At five, Isabelle Borg drew her very first painting of Paul McCartney in his heydey, after a family trip to watch the Beatles' film 'Hard Days Night' in London.
Thirty years on Isabelle is one of Malta's established artists and the work she has done over the past 18 years will be exhibited at the National Museum of Fine Arts, Valletta between Friday and January 31.
Aptly named 'Paintings of the last eighteen years', the exhibition will include about 30 works of art which have been carefully selected by the museum's curator Dennis Vella. Some of the exhibits are from private collections.
Mr Vella has followed Isabelle's work for the past 20 years and the work he has selected clearly portrays the artist's different methods of expression from oil on canvas, to Indian ink on handmade paper, vivid landscapes to black and white images of industrial buildings.
Born in the UK to a Maltese father and an Italian mother, Isabelle is constantly shuttling between Malta, London and Florence - trips which widened her artistic insight.
Her recent sabbatical in Ireland, from her teaching job at the Junior College, has also inspired her recent collection of colourful landscapes of Cork.
Isabelle speaks with passion about her art, which is at times vivid and provocative.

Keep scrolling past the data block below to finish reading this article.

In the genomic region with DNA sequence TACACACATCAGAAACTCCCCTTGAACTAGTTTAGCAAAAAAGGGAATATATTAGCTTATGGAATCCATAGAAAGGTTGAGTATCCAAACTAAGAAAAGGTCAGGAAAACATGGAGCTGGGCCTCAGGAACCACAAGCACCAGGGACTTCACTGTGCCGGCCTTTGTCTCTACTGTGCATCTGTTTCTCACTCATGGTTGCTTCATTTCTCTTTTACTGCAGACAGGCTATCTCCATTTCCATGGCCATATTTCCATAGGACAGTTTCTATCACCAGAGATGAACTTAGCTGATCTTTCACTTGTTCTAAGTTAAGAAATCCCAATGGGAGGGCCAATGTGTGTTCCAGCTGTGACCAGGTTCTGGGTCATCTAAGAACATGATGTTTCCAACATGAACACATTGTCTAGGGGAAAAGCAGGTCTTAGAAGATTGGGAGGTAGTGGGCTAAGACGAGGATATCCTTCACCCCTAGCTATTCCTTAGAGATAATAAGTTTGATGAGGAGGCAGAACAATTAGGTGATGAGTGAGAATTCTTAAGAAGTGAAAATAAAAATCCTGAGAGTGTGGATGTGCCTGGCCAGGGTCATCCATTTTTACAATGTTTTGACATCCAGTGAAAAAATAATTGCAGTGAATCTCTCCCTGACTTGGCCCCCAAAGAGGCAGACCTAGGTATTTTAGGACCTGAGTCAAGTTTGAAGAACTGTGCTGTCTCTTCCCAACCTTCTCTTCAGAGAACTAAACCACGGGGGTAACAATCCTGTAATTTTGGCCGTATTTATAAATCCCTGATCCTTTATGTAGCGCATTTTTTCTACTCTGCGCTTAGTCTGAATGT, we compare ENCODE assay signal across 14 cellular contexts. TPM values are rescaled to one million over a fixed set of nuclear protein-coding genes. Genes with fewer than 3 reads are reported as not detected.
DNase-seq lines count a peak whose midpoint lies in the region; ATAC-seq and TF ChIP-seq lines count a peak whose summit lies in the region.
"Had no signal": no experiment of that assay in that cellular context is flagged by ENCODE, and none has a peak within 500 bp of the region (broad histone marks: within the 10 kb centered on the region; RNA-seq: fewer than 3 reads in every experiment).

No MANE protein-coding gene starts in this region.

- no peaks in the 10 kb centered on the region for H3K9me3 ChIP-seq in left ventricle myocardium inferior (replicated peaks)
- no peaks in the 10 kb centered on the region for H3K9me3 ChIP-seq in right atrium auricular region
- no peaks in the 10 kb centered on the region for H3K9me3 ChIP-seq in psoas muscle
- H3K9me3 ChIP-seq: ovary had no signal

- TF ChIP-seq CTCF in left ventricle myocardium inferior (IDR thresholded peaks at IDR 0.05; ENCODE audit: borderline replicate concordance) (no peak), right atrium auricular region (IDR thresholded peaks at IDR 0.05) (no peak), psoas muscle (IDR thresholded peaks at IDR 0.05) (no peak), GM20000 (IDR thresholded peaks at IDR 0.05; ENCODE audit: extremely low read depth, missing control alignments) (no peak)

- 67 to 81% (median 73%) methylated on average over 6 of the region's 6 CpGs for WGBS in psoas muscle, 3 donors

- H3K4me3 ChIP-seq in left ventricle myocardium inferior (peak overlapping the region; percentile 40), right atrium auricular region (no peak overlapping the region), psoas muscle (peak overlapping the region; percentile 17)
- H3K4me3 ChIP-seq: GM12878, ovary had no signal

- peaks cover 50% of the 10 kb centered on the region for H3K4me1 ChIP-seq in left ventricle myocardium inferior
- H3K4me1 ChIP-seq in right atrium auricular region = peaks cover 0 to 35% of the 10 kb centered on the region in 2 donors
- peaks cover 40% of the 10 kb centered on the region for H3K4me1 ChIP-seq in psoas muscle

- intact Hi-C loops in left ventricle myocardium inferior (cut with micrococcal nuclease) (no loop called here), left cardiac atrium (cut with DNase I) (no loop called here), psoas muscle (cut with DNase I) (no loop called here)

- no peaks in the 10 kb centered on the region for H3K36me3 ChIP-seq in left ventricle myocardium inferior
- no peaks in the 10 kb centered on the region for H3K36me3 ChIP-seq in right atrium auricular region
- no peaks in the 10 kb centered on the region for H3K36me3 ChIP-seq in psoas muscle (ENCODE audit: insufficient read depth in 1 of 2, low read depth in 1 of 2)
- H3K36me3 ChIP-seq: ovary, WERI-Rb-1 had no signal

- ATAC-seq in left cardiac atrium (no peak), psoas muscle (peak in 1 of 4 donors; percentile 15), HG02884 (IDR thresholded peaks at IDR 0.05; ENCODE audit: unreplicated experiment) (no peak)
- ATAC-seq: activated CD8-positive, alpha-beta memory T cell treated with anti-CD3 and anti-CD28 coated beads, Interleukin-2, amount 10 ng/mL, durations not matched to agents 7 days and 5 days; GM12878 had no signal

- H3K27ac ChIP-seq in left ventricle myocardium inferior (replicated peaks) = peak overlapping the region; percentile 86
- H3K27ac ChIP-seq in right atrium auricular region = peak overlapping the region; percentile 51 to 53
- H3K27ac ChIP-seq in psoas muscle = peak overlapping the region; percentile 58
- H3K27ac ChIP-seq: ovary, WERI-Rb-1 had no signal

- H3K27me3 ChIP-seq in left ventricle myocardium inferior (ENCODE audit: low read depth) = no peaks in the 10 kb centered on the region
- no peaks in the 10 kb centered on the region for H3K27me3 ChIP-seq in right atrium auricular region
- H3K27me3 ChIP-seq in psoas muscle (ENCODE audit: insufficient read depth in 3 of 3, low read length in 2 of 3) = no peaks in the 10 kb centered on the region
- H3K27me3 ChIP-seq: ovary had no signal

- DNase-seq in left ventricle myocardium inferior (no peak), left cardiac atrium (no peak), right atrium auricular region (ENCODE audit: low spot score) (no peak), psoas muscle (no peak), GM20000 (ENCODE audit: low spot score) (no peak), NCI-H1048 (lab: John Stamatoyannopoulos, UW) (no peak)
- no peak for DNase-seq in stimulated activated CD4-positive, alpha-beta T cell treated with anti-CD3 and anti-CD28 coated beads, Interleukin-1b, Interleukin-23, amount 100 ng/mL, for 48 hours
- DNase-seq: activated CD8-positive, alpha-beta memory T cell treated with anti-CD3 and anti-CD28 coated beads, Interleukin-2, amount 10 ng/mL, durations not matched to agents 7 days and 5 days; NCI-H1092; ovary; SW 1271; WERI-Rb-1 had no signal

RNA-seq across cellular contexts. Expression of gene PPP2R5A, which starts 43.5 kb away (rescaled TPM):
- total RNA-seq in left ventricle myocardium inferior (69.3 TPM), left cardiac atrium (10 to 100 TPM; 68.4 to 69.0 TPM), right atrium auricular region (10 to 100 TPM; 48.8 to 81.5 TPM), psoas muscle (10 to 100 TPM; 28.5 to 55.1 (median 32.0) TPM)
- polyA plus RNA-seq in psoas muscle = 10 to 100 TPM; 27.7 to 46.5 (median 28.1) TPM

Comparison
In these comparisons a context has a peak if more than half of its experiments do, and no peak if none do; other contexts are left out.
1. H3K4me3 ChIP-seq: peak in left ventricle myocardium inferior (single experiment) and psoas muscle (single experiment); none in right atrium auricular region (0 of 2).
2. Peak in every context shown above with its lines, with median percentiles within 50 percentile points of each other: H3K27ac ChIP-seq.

"I tend to paint in cycles. I usually catch on to something and let it take me so far," she said as she curled up on the sofa in her living room which is brimming with paintings.
One of her earlier paintings on canvas, Lovers in the Bull, which was inspired by images of Malta's prehistoric past, has been described by Mr Vella as a landmark in 20th century art.
Isabelle's trips to Berlin, at a time when the country's artistic scene was flourishing, also widened her perspectives and brought her into closer contact with the changes in European art.
Her dark Berlin drawings have been executed in Indian ink on homemade paper and East German toilet paper and mounted on a sack cloth to complete the roughness of the piece.
"These drawings reflect a period of my life which was quite gloomy. A time of travelling, train journeys and changes. My trips to Berlin were a big eye-opener of what was happening in European art," Isabelle said.
Isabelle also has a collection of the Grand Harbour views complete with the rusty hulks and cranes that often dot the harbour's serene horizon.
Isabelle's subjects have changed through the years and she has painted abstracts and portraits of friends or colleagues.
"I particularly like painting nature and the pure unobstructed landscapes in Ireland have really inspired my latest pieces," she said.
Isabelle graduated BA (Hons) in paining at the Camberwell School of Art in London and qualified MA in History of Art at the University of Malta.
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